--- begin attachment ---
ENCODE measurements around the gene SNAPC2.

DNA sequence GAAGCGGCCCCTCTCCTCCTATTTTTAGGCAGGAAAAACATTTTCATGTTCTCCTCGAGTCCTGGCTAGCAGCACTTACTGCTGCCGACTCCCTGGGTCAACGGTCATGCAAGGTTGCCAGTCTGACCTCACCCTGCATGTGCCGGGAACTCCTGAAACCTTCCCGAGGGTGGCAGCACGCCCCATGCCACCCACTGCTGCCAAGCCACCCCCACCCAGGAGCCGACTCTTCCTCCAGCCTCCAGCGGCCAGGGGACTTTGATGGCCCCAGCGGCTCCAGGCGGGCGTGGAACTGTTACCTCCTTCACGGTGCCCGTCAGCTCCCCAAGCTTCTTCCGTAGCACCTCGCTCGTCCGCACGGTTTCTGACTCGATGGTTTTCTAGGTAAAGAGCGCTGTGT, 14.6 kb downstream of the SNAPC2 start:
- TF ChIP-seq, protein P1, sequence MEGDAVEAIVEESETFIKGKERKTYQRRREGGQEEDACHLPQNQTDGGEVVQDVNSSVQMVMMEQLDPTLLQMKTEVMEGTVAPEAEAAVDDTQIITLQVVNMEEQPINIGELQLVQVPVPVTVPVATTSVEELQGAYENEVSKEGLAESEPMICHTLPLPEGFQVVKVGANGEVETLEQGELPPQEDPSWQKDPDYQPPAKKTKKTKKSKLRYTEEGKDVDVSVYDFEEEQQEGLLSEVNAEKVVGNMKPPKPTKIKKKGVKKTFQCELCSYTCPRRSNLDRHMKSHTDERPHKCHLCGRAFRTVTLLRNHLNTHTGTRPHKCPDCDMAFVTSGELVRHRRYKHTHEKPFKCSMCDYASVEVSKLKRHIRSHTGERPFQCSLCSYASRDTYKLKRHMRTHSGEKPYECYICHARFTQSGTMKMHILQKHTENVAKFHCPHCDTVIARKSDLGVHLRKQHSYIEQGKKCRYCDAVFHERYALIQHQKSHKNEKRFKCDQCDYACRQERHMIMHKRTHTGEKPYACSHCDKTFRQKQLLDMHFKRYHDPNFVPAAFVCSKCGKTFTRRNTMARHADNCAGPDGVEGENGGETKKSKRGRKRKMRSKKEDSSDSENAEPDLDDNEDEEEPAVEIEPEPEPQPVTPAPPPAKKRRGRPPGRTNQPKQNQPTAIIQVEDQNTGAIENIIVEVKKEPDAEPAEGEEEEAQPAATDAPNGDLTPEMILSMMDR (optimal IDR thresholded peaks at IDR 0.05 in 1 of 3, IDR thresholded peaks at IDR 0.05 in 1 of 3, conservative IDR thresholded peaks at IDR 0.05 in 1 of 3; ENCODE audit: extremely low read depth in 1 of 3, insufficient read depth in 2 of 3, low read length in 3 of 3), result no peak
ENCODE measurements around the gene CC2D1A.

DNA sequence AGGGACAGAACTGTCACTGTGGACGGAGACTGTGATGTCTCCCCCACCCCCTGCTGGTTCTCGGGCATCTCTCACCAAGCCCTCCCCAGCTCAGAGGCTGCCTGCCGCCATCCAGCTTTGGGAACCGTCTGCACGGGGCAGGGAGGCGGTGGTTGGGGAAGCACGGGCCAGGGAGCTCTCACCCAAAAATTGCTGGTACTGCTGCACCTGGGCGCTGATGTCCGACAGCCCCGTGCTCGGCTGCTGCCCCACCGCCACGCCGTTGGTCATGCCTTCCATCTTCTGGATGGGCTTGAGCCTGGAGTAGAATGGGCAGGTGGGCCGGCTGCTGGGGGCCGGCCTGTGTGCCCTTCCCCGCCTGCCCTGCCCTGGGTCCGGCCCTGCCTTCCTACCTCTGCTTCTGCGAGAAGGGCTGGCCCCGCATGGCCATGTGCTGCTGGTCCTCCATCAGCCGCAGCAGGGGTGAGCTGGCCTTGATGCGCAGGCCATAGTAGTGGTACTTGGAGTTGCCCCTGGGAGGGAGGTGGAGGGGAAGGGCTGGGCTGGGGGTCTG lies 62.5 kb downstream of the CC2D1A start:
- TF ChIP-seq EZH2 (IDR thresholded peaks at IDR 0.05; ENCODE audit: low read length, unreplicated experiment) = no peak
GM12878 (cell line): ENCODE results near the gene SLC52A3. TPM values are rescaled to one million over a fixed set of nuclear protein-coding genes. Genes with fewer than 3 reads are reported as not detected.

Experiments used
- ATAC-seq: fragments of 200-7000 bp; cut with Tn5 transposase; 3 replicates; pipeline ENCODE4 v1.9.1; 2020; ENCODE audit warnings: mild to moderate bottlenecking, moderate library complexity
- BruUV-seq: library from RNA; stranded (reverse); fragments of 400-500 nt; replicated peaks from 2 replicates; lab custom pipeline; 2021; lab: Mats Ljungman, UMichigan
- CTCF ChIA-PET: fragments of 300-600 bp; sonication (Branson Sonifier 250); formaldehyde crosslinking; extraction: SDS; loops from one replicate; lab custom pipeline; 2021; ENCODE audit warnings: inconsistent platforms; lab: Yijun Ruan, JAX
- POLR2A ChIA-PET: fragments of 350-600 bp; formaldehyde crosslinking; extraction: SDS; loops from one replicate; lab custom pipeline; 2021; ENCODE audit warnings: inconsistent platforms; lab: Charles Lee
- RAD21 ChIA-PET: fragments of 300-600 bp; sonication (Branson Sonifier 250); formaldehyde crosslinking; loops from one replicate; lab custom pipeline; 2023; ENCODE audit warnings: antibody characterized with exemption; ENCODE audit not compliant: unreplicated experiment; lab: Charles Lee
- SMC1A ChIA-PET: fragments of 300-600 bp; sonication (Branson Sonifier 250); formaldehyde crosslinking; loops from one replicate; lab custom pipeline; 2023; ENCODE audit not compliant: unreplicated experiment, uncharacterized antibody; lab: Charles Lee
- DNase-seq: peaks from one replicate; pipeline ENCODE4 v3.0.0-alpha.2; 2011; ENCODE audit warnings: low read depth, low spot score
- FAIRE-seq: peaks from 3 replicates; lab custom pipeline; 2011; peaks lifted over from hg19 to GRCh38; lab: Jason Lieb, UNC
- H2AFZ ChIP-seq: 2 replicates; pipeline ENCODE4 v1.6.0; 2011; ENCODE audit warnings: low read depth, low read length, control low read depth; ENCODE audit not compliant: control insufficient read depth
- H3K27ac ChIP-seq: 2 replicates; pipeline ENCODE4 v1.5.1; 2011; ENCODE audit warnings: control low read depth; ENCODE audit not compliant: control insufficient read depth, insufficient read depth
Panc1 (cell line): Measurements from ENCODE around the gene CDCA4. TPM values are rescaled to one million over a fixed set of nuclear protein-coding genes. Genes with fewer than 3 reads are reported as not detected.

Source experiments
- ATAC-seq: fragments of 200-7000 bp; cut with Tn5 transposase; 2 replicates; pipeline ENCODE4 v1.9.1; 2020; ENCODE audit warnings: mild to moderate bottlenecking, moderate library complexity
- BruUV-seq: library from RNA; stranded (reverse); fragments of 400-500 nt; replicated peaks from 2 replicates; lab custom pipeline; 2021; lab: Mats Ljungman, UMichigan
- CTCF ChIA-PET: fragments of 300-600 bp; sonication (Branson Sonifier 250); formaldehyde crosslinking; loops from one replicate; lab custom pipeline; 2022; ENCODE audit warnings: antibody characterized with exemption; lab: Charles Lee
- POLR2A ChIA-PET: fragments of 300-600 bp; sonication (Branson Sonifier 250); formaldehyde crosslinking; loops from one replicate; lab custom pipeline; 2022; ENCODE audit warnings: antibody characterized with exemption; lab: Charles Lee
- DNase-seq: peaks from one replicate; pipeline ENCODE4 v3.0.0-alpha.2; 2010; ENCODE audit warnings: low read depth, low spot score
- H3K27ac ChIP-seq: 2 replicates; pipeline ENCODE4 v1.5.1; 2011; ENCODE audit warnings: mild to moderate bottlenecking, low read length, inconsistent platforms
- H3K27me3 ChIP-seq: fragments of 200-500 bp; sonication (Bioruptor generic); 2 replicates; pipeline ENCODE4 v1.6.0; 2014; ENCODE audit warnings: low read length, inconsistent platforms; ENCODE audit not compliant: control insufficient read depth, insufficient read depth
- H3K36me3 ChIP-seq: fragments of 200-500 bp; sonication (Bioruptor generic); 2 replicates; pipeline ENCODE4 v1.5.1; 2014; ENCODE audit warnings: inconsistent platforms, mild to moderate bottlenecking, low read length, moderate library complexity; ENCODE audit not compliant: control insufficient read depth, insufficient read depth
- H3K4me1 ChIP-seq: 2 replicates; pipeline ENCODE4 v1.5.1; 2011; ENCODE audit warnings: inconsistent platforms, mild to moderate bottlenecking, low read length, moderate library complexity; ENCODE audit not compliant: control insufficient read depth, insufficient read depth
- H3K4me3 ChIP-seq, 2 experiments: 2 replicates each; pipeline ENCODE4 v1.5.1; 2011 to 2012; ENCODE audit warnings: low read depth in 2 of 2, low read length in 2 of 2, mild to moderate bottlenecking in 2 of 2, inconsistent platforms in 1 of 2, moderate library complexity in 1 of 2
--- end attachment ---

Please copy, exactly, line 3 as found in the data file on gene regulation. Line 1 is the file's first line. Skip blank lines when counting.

- TF ChIP-seq, protein P1, sequence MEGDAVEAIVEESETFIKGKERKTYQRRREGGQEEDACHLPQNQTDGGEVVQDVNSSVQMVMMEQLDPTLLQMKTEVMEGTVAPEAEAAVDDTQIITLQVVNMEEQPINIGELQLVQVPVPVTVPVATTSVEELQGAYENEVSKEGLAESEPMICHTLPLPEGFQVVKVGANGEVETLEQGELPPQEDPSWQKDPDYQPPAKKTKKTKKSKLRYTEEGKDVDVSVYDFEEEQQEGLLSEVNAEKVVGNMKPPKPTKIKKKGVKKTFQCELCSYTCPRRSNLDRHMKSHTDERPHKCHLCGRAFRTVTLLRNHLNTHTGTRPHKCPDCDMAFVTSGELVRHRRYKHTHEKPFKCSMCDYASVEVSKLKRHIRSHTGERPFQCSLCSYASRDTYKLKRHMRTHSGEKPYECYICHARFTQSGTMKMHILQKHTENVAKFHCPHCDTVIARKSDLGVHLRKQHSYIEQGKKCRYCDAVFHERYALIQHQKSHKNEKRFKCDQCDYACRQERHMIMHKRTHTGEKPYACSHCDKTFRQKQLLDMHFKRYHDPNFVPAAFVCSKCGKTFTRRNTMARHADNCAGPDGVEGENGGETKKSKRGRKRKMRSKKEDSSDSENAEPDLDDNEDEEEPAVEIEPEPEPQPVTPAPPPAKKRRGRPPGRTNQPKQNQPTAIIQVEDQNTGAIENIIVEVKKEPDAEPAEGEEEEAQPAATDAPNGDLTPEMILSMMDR (optimal IDR thresholded peaks at IDR 0.05 in 1 of 3, IDR thresholded peaks at IDR 0.05 in 1 of 3, conservative IDR thresholded peaks at IDR 0.05 in 1 of 3; ENCODE audit: extremely low read depth in 1 of 3, insufficient read depth in 2 of 3, low read length in 3 of 3), result no peak